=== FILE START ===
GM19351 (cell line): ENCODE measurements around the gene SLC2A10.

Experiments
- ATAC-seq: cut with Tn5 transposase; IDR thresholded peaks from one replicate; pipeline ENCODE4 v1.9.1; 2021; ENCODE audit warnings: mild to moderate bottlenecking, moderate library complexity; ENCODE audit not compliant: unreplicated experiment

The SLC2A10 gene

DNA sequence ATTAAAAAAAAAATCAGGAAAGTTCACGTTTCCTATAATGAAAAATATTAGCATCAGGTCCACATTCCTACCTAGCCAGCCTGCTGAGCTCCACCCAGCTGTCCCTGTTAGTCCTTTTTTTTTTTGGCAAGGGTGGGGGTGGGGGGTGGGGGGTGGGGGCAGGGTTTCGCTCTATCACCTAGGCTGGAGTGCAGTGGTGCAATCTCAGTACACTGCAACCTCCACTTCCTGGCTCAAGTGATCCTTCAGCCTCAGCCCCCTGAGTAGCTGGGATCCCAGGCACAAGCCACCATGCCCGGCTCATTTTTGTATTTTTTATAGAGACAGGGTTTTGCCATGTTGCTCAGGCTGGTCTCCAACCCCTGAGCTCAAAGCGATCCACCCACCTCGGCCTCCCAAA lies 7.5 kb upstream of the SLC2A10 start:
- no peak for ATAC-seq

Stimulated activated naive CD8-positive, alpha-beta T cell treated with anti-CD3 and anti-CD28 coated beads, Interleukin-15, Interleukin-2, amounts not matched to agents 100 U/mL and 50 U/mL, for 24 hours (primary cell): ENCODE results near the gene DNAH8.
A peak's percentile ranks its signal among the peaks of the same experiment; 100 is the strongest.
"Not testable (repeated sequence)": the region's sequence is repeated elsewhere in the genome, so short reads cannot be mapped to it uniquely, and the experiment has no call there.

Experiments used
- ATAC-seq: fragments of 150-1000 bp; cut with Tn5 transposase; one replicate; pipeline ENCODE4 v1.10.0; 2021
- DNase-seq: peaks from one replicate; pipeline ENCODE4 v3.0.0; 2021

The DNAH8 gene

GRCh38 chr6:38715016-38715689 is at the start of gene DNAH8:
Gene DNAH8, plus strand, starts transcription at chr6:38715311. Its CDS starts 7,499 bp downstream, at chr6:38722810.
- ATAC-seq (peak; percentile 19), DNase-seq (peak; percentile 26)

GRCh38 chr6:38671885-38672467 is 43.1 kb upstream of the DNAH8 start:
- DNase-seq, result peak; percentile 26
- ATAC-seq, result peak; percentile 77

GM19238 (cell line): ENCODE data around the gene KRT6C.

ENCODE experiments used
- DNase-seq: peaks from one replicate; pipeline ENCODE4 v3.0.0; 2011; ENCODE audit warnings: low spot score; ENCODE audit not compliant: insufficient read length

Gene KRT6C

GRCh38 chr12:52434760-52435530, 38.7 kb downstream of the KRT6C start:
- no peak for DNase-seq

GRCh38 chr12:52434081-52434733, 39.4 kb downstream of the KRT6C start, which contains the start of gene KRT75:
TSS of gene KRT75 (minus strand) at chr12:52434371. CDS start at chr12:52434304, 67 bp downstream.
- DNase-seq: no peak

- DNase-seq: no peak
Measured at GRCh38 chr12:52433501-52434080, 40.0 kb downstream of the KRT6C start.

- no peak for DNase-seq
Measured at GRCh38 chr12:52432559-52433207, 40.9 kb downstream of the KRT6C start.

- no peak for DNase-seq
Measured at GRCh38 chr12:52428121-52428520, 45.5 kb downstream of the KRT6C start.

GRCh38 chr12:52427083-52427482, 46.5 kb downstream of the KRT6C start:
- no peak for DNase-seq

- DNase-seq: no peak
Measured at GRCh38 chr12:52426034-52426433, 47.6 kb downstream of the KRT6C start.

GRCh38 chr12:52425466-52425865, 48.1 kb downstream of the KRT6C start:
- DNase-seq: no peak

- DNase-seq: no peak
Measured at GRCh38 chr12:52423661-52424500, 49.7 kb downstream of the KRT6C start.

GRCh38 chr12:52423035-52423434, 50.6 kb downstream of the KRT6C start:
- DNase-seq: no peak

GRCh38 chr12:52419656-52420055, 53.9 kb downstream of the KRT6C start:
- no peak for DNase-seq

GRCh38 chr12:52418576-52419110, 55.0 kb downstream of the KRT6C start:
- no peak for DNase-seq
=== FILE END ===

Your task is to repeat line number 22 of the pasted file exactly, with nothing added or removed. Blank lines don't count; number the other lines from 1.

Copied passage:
- DNase-seq: peaks from one replicate; pipeline ENCODE4 v3.0.0; 2011; ENCODE audit warnings: low spot score; ENCODE audit not compliant: insufficient read length